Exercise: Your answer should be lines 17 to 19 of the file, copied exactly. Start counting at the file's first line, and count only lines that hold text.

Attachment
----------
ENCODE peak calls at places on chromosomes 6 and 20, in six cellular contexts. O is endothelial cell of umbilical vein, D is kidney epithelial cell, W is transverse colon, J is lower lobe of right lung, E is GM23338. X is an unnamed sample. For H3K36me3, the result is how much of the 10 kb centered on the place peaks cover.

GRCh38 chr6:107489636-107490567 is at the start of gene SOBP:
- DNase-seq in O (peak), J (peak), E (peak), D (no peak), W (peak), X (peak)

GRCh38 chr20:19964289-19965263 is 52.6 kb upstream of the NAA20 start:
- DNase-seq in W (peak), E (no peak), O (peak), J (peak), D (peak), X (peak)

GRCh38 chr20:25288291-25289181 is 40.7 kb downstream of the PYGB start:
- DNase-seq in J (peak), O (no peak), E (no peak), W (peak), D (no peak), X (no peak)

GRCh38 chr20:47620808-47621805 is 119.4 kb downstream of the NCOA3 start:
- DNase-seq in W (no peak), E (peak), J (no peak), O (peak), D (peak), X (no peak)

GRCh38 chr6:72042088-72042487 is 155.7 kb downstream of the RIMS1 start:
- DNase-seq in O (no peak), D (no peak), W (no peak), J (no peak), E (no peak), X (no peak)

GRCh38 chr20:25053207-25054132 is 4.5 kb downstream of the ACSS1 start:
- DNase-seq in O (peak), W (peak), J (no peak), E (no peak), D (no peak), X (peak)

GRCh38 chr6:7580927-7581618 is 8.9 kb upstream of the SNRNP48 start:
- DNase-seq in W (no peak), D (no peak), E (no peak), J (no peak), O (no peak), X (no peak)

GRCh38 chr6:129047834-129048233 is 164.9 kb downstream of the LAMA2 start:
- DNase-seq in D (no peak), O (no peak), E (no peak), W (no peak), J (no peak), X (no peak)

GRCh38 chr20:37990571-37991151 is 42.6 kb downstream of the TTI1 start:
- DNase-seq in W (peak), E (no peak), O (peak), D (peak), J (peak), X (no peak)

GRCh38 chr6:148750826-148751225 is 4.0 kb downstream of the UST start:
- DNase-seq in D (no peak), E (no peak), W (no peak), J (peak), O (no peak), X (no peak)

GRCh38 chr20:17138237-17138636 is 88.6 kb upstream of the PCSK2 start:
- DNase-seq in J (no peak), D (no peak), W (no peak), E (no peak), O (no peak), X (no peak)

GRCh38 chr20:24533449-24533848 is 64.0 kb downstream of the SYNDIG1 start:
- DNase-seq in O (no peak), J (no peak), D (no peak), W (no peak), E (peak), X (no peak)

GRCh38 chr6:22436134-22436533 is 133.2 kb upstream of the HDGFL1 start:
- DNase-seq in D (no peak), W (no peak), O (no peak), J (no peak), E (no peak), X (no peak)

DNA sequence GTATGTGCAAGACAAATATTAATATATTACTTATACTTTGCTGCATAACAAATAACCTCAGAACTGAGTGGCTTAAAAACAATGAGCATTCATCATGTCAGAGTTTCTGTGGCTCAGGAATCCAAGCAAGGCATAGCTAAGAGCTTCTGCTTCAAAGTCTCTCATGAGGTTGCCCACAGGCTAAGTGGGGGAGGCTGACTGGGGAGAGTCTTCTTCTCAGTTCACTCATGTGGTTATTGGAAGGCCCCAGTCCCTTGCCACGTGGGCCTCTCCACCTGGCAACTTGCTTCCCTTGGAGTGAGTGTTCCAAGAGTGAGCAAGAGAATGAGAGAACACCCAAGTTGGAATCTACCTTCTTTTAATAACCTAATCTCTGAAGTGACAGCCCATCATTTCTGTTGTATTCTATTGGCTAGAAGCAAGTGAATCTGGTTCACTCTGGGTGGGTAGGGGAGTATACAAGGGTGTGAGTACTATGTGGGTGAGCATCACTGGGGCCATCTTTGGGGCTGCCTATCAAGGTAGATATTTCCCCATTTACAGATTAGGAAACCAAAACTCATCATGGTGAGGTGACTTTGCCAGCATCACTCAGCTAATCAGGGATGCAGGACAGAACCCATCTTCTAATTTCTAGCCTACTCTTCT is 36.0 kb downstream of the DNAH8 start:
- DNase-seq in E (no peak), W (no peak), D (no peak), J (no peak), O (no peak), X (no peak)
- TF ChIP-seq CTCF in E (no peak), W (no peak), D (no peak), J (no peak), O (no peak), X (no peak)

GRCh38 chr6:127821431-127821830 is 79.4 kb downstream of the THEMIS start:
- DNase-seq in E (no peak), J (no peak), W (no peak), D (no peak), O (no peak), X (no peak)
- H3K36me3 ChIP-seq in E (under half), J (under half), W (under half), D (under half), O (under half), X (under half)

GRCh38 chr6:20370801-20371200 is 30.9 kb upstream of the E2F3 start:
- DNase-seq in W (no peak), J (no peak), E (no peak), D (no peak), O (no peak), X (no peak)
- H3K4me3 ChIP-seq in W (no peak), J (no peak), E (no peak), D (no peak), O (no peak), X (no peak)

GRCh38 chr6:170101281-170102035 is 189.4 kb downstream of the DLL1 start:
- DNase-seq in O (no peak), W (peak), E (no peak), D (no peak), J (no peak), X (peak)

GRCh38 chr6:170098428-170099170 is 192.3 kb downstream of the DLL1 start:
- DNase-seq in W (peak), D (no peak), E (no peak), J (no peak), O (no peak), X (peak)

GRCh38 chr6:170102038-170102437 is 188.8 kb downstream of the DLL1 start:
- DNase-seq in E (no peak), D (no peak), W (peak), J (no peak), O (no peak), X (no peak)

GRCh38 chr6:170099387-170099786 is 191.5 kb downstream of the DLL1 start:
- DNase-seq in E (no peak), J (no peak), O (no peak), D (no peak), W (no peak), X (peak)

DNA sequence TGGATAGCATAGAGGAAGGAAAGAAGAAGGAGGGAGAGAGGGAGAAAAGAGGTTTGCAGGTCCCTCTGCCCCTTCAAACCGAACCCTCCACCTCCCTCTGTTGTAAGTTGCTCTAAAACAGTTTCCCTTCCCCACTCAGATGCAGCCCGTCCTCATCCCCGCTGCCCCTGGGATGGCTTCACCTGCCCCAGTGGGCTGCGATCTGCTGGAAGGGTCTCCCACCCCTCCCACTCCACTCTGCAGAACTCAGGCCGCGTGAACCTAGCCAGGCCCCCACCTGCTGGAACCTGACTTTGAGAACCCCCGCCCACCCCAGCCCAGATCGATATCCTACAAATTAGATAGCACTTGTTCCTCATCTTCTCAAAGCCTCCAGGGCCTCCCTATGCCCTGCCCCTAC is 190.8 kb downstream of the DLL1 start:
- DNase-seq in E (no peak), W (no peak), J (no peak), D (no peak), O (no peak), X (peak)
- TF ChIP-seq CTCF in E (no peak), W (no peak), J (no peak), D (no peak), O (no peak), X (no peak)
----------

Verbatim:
- DNase-seq in D (no peak), O (no peak), E (no peak), W (no peak), J (no peak), X (no peak)

GRCh38 chr20:37990571-37991151 is 42.6 kb downstream of the TTI1 start:
- DNase-seq in W (peak), E (no peak), O (peak), D (peak), J (peak), X (no peak)